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The State Of Michigan Essay

2290 words - 9 pages

Michigan is the only state in the union composed to two separated peninsulas. At the closest point, the upper and lower peninsulas are a mere five miles apart. In the early twentieth century, the only way to make the trip across the five miles of Lake Michigan and Lake Huron was to take a boat ride from one side to the other. As businesses expanded and industry grew, the demand to cross the lakes for travel and commerce purposes grew. The only way to cross the lake was by means of a ferry service, which was unable to keep up with consumer demand. Michigan residents were unable to get convenient and frequent transport between the peninsulas. They needed a consistent, fast, and safe way to travel freely from the mainland to the upper-peninsula. In response, the construction of a five-mile-long suspension bridge to link the peninsulas was set into action. The construction of the Mackinac Bridge was greatly significant to the national economy, the field of engineering, the efficiency of travel, and the historic symbolism of the state of Michigan.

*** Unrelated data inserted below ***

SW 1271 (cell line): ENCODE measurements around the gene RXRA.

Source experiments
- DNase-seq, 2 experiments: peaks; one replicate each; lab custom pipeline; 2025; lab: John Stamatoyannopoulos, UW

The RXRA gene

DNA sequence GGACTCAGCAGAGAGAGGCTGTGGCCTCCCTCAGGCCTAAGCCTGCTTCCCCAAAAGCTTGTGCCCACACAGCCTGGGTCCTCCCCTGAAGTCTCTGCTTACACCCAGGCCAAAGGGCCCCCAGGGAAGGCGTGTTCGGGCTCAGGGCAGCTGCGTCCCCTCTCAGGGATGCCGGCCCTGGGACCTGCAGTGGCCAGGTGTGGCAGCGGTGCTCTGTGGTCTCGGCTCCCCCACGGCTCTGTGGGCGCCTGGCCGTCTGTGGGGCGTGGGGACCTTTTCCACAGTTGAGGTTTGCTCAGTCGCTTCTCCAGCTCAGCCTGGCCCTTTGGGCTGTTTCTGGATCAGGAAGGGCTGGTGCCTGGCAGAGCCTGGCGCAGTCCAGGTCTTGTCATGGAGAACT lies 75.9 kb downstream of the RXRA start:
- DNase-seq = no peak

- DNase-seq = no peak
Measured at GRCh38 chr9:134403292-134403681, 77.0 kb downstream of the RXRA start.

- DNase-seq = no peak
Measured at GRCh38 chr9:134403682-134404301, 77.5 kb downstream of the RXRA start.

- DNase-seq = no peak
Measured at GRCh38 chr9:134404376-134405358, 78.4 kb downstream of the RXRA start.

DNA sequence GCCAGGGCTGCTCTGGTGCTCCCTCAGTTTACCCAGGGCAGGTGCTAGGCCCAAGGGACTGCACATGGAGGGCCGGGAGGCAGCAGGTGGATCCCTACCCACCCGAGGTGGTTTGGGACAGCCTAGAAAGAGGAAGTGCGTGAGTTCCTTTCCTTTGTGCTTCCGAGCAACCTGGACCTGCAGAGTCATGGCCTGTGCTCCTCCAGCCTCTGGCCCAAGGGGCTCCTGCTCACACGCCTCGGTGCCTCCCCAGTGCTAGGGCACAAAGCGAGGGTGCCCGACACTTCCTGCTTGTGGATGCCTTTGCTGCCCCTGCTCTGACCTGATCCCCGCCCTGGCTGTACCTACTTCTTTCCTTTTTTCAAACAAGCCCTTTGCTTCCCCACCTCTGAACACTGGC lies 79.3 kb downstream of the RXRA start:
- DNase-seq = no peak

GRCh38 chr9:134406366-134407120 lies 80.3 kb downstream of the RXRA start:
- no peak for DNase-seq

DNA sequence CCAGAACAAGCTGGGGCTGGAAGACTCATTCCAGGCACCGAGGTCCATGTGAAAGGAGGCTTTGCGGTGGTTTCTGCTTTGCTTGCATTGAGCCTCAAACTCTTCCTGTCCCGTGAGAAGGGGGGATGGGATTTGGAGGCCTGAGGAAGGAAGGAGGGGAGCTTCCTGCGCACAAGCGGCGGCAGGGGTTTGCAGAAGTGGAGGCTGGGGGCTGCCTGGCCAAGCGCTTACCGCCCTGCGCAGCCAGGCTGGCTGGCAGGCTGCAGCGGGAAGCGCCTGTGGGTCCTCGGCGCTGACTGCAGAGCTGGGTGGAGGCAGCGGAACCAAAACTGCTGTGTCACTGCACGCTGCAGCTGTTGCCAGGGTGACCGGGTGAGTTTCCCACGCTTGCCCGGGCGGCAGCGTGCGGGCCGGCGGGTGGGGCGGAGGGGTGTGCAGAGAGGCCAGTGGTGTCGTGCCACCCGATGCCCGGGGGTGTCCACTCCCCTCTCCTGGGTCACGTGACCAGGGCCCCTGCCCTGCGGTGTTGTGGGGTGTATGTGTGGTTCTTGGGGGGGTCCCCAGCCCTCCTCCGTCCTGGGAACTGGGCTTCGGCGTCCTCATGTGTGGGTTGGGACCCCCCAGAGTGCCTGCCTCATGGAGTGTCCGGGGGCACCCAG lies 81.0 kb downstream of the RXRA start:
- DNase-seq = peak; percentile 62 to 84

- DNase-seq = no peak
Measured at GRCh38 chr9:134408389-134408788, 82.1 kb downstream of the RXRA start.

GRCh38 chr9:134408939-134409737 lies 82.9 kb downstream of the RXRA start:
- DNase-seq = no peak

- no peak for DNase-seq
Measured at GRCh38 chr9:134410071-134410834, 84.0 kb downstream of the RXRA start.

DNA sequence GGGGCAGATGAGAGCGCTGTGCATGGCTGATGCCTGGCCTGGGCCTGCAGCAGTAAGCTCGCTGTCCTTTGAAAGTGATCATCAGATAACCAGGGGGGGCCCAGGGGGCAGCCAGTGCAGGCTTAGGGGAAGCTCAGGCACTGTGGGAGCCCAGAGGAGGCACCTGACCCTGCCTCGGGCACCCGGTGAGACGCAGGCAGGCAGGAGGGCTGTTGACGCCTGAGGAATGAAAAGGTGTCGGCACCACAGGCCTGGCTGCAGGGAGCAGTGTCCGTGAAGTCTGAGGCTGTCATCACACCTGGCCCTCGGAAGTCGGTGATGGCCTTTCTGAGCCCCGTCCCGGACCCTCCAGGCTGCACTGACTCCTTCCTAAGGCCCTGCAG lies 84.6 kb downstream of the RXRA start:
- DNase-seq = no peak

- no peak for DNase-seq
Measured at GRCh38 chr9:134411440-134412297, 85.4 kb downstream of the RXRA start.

The first and most challenging problem associated with building the Mackinac Bridge arrived long before the bridge was even designed. Financing such an enormous project was no easy feat. In 1928, the idea of connecting the upper and lower peninsulas was proposed to Congress for the first time (Brown 4). At the time, the suspected bridge project was very much under government scrutiny and control. In fact, the initial boost in interest in pursuing the construction of a bridge came about due to the depression. The Public Works Administration (PWA) had been created under President Franklin D. Roosevelt’s New Deal economic plan which would fund certain construction projects with the hopes of creating employment and generating revenue cite. At about the same time in 1934, the Mackinac Straits Bridge Authority was created to estimate the financial costs of building a bridge across the Straits of Mackinac (Brown 4). However, after proposing a needed sum of 35 million dollars to complete the project, the PWA denied funding (Brown 6). Even after revisions to the original plan and an endorsement of feasibility from the United States Army Corps of Engineers, the project was still deemed financially impossible by the PWA (Shaul 24). The Mackinac Bridge Authority was dissolved entirely in in 1947 in light of World War II, but was re-opened to discussion in 1951 with very different plans on financing the bridge (Brown 8-9).
After multiple appeals to the state and federal governments for funding to construct the bridge, the Mackinac Bridge Authority (MBA) worked for the next two years to determine the economic costs of building the Mackinac Bridge. In 1952, they produced a figure of 76.3 million dollars (Brown 11). This time, however, the MBA decided to stop chasing government funding and finance the bridge strictly using private bonds. Once interest was calculated, it was estimated that the MBA...

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